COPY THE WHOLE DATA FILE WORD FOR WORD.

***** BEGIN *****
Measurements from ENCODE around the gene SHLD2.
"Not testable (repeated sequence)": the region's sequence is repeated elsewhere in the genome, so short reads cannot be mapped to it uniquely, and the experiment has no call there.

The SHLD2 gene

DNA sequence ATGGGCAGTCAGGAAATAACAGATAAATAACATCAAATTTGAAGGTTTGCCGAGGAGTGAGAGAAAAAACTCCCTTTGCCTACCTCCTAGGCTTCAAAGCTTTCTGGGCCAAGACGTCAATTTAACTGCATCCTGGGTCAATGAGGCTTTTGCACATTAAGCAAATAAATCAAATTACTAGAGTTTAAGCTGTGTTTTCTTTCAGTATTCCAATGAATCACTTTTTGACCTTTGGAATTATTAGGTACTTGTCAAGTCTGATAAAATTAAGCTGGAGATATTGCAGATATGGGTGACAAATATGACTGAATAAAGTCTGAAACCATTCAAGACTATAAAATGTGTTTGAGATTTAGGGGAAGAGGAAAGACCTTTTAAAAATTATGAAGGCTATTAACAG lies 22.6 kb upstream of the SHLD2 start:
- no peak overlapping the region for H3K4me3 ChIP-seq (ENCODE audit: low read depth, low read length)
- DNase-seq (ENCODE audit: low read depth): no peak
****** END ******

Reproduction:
Measurements from ENCODE around the gene SHLD2.
"Not testable (repeated sequence)": the region's sequence is repeated elsewhere in the genome, so short reads cannot be mapped to it uniquely, and the experiment has no call there.

The SHLD2 gene

DNA sequence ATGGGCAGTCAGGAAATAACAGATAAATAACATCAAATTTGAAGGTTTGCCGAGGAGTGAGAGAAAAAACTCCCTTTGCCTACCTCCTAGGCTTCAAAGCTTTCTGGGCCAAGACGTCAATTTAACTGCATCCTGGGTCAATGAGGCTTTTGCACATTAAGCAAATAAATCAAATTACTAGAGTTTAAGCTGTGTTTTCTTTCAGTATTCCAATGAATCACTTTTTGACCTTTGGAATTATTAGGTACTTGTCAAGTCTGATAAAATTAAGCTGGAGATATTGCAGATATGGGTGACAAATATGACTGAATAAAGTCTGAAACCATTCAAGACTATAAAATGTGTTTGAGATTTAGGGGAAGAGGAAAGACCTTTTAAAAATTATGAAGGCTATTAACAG lies 22.6 kb upstream of the SHLD2 start:
- no peak overlapping the region for H3K4me3 ChIP-seq (ENCODE audit: low read depth, low read length)
- DNase-seq (ENCODE audit: low read depth): no peak